I absolutely loathe wasting food. I’d rather shoehorn an extra slab of toast into my mouth, or someone else’s mouth, than see it go in the bin. The idea of discarding anything edible is like a stab to the heart. I’ll often eat pieces of my kids’ discarded fish fingers that have dropped onto the floor. If they don’t eat their pasta one day, I’ll re-serve it for a couple of days afterwards, with different toppings. I can make a pretty eclectic omelette / muffin / pancake with curious additions. I need to talk to you about OLIO the food sharing app, which is here to save our unwanted food from waste – one cupcake and tomato at a time. In the UK we bin SO much food, it’s totally insane.
Here are some sobering stats that might make you re-think tossing that extra spag bol into the food composter. According to The Waste and Resources Action Plan (WRAP) we waste 10 MILLION TONNES of perfectly good food in the UK every year (between households, retail, food manufacture and wholesale). That equates to a cost of £17 billion a year and is associated with 20 million tonnes of greenhouse gas emissions. WRAP estimates that 60% of this food could have been eaten. So even if you think that it’s ok to compost the food that you’re not eating, it still creates a huge waste of energy in its production and then causes global warming as it breaks down and releases gases.
OLIO is an app that I was at first a bit sceptical about using. It basically encourages you to put photos of your unwanted produce onto its listings app, a bit like eBay without the auction, and give it up to the general public who can contact you to collect. Surely this would be weird and awkward? But after my first giveaway, I am hooked. I really try waste as little food as possible, but there are inevitably going to be moments where I find myself with something that I’m not going to get round to eating. You can give away anything from unwanted packets of spices and pulses, cans of drink to freshly cooked stew or yoghurt that’s close to its use-by date. If you’re about to go on holiday, you can clear your fridge of any perishable items happy in the knowledge that your food isn’t rotting in the lettuce crisper. Cafes and supermarkets have also partnered with OLIO – Pret a Manger, for example, gives away some of its excess food at the end of each day via the app. You can also give away non-food items – from toiletries to clothes and furniture. No money changes hands – you are encouraged to help spread the good feeling of just giving. (If you want to make some dough from your non-edibles, just use other apps).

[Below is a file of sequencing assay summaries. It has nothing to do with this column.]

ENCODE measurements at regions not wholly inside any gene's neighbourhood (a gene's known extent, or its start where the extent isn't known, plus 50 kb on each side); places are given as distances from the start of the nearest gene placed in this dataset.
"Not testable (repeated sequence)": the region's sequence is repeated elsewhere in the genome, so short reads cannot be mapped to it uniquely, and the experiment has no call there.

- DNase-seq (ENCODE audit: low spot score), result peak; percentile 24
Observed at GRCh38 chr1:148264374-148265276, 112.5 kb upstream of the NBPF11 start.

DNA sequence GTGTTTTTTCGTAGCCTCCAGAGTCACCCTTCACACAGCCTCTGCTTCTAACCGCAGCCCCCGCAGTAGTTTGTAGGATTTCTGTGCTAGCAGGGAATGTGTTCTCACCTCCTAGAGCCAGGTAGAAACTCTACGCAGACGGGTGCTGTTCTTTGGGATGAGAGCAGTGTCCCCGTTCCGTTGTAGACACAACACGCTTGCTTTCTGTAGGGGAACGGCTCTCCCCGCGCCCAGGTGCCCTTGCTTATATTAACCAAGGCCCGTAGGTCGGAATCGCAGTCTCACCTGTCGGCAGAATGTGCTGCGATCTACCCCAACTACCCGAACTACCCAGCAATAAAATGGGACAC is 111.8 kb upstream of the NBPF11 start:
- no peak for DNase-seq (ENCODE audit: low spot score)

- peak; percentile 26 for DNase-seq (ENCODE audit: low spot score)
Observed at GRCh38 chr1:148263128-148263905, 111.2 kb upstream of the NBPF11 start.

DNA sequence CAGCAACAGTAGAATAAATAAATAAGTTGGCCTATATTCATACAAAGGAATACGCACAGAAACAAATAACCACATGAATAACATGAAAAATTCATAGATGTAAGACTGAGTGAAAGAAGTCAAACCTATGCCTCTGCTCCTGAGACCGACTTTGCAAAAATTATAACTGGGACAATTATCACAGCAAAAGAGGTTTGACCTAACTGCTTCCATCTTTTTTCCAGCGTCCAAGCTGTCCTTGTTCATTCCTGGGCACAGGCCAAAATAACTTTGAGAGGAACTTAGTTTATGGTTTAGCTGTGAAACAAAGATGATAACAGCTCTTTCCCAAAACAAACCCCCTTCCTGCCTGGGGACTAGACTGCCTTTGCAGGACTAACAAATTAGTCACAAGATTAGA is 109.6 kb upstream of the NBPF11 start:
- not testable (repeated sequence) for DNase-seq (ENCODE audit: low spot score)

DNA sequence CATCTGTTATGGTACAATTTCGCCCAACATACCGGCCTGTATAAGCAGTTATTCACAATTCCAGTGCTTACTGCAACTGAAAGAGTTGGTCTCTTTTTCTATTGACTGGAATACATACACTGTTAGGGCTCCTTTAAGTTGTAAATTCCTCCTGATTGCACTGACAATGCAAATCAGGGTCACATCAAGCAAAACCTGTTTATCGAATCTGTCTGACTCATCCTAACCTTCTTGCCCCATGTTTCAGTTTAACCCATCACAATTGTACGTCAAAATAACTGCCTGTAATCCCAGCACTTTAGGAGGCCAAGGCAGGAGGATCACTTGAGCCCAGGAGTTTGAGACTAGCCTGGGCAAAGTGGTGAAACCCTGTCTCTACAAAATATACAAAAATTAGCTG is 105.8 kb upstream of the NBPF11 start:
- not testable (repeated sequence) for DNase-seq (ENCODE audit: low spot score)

Here’s a film of how it works:
I have had some interesting encounters with complete strangers who came to my doorstep to collect – always friendly and sometimes with poignant outcomes. It’s amazing how motivated people are to pick up food. One woman travelled all the way from central London all the way dahn Sarf just to pick up a bunch of bananas. I just hope she was coming this way anyway – otherwise what a crazy trip! Another lady collected a pot of unopened vitamins within 2 minutes of me posting it on the app – she was going to give them to her grandmother in Latvia who couldn’t afford to buy them herself. I felt pleased, as I truly didn’t know what I was going to do with 200 tablets of Gingko Biloba! A nurse cycled over to pick up teabags to put in the kitchen on her neurosurgical hospital ward, and I felt really chuffed to know that my excess tea was going to a good cause. “You have made lots of nurses very happy,” she wrote afterwards. But most moving of all was a lady who wrote me a very polite message to ask if she could collect a bag of vegetables I was giving away. “I have just seen your ad and would very much appreciate the veggies you are kindly offering if possible please, things are rather tough for us at the moment so anything would be a big help and we would be very grateful.” She arrived at my doorstep, shivering in the cold, after having travelled 1-and-a-half hours on the train. I was extremely happy to have been able to help her out. We had a little chat, and then she disappeared to take the one-and-a-half hour trip home.
Her visit was a poignant reminder that so many people are struggling every day to feed themselves and their families. Food banks do their best, but when people are waiting in that long gap for their Universal Credit to kick in, they have to do all kinds of form filling to get the food bank vouchers. Apps like OLIO are enabling people to pick up unwanted food to help them out of a tight spot. I’m not saying that OLIO can solve food poverty in one fell swoop, but it’s certainly helping in the greater scheme of things, along with other social enterprises.
I’m now excited about my next giveaway – a set of flavoured vinegars that I just don’t have a clue what to do with. The person coming to collect them is going to swap them for a couple of loaves of bread, which she is collecting from a cafe that redistributes its excess bread via the app. I’d love more people in my neighbourhood to get involved with OLIO – come on Crystal Palace! OLIO is now worldwide, so wherever you are, you can use it.
Find out more about OLIO and let someone else eat your unloved pots of yoghurts and lettuce. You might even meet neighbours and make new friends. Join the #FoodSharingRevolution!